Surprising, fun and vocally impressive, Camila Cabello's second solo album is distinctive and impactful; an album perfect on repeat before a big night out.
After the success of Camila Cabello’s self-titled first album, expectations were riding high for the release of her second. With the sheer success of the first single, ‘Senorita’, and the subsequent singles like ‘Liar’ and ‘Cry for Me’, hopes soared that this could be another great LP. Gladly, I report that it doesn’t fall short and continues to establish Cabello as a great solo artist, soaring higher than she could when shackled to Fifth Harmony.
Consistently, every song on the album has a lot to celebrate, most notably in the first half of the album when the majority of songs have a punchy beat and a celebrate Cabello’s Latin-American roots. ‘Shameless’ starts the album in a stripped-back manner and oozes a celebration of feminity and sexiness. It hooks you in with its reserved accompaniment and slowly builds, framing Cabello’s vocal capability at the centre stage while acting as an exposition for the upcoming songs that follow. When ‘Living Proof’ starts, it almost felt like an anticlimax but instead showcases a more stripped back blend of pop that readies the more acoustic parts of the album that are continually celebrated often in its Latin pop sounds. Then an amalgamation happens and in the addition of a punchy beat that the more recognisable “pop” sound is established and continues through songs like ”Should’ve Said It’, ‘My Oh My’ (feat. DaBaby), and ‘Liar’, maintaining a strong presence throughout much of the album. The songs are catchy and fun and, where not all of them sound distinctly different, Cabello’s effort in giving vocal variation and the general catchiness of the lyrics helps ingrain them to be continually playing the background of your memory. The songs want to be played on repeat, and it’s easier to succumb and enjoy them rather than have them continue unformed in your memory. They have a certain quality that will have you learning all of the lyrics and invariably using any object that vaguely resembles a microphone to sing into (hopefully not curling tongs though).
In the second half of the album, the music changes and Cabello begins to push towards a more subdued sense of pop as the beat lessens and the guitar backing takes centre stage. It lends the album its more serious and heartbreaking edge and demonstrates the strongest lyrics in the album. However, a couple of times, the lack of defined accompaniment leaves the songs feeling uninspired and uninteresting to listen to. Songs like ‘Dream of You’ may contain moving (if admittedly simplistic) lyrics, but it feels out of place in the surrounding music as the background becomes less musically varied and more of just some deep tones – words with ambience rather than music. It could work if the Cabello’s voice provided something more for the ear to listen to, but either autotune or the cacophony of high notes leaves the songs droning on in a petulant moan that often leads me to hit the “skip” button. However, it’s only a few songs in this section that don’t live up to expectations, with the majority of them making their more nuanced and intimate approach a welcome contrast to the energetic first half.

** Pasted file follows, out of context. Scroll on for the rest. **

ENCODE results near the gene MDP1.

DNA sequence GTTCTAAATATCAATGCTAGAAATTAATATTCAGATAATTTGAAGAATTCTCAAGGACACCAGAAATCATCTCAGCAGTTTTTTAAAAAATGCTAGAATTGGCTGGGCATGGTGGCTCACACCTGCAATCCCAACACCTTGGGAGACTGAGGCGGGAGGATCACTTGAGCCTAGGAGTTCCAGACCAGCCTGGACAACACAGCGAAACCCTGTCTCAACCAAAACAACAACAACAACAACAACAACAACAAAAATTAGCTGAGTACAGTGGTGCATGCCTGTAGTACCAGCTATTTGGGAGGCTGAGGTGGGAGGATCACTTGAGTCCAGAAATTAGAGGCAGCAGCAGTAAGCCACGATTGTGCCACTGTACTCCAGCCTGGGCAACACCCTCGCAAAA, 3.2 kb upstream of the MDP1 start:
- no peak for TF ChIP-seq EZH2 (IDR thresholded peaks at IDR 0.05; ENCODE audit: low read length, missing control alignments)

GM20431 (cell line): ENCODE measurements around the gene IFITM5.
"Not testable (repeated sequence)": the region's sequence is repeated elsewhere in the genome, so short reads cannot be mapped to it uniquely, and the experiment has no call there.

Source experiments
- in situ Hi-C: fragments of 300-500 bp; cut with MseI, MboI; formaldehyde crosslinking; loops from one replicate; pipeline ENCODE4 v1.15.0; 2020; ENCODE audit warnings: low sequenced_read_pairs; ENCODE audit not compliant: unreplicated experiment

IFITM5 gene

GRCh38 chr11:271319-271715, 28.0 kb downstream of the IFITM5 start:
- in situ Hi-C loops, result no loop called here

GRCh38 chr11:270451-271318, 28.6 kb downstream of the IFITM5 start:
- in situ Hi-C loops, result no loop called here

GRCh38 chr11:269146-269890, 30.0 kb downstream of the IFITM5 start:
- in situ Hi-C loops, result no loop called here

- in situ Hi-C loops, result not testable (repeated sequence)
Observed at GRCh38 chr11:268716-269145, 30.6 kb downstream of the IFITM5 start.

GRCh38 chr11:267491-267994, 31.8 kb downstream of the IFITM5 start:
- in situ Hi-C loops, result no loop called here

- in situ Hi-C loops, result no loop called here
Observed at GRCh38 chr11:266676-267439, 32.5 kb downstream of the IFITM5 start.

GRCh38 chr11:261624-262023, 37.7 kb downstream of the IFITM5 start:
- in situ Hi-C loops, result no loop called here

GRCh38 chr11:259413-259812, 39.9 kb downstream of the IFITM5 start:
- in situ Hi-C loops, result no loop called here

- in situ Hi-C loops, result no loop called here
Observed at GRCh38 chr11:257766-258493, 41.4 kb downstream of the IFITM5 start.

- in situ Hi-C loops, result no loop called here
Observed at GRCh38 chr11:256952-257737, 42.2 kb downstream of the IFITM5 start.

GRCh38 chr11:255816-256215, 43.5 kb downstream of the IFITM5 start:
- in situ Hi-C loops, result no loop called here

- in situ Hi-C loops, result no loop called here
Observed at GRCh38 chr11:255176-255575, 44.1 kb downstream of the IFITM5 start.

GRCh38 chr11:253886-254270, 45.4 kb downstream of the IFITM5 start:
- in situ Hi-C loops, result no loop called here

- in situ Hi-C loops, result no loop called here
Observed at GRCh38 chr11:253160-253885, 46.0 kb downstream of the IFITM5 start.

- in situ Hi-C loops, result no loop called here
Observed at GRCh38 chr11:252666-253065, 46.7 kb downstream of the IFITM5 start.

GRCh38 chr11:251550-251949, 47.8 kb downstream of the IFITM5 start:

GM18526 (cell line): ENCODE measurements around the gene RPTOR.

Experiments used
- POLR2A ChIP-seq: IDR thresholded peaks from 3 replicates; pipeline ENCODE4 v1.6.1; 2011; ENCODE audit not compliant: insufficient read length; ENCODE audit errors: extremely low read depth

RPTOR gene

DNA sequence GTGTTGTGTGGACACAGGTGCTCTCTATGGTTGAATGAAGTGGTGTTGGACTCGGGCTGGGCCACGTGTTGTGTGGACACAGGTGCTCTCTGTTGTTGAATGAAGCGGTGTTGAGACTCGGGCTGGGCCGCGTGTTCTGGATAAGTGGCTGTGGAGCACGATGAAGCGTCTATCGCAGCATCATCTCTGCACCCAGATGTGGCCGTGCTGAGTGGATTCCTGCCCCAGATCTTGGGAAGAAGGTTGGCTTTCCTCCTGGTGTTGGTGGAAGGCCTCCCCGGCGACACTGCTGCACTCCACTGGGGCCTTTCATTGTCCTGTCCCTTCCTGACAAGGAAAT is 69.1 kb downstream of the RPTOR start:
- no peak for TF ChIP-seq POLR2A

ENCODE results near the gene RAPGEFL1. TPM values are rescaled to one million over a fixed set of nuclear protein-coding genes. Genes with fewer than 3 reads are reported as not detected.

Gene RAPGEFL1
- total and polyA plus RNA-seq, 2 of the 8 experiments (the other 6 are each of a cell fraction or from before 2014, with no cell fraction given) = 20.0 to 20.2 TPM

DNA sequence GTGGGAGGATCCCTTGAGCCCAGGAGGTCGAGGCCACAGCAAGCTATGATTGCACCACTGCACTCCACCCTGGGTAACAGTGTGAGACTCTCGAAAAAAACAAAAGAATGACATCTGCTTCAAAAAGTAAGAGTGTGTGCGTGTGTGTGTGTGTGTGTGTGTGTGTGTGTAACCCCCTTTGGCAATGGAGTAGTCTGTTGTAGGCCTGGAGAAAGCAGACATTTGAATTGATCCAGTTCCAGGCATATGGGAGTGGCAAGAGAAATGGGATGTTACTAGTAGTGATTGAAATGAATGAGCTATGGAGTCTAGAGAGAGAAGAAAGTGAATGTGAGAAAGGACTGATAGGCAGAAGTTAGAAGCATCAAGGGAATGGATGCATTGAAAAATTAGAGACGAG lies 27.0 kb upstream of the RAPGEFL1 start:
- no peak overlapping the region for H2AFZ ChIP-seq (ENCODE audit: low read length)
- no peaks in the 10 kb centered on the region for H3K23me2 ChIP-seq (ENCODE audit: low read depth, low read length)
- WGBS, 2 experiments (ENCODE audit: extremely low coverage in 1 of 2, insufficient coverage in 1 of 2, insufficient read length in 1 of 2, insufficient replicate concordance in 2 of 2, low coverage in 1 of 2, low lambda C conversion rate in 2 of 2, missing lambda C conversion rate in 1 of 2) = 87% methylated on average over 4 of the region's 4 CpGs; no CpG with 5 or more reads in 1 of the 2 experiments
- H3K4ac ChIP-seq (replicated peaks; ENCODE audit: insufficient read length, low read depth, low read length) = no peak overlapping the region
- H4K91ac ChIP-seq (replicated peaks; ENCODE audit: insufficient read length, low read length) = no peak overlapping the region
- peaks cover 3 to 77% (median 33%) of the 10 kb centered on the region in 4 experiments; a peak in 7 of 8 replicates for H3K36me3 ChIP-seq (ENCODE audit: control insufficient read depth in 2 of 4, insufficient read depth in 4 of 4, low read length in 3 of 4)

Of course, there are stand out songs littered throughout the album as well. Particularly the singles ‘Shameless’, ‘Liar’ and ‘Living Proof’ were great songs to release in the build-up to the album’s release. Although, there are discrete, hidden gems throughout the album: my personal favourite being ‘Bad Kind of Butterflies’ which demonstrates a distinct sound from the rest of the album and uses a lot of layering than lend an authenticity to the song. While ‘First Man’ provides a stripped back and emotional celebration of being loved by a father, it also explores the heartbreak of letting your daughter go- celebrating a different kind of romance that is an excellent conclusion to the album.
Camila Cabello’s new album is quite simply phenomenal. It’s energetic, fun and highly consistent across all the songs. The quality rarely falters, and when it does, it’s only in the minority of songs (one or two at most) that don’t suffer to ruin to the album in the slightest. It’s consistent, but it never takes risks to push music in new directions and fails to push boundaries even when within quite a freeing genre. However, it’s an album which I’ve genuinely come to love and has surprised me most of the time. I hadn’t thought I would love the album, but there’s was nothing more pleasing than having my expectations exceeded and blown out of the water.
Camila Cabello’s Romance is out now via Epic Records.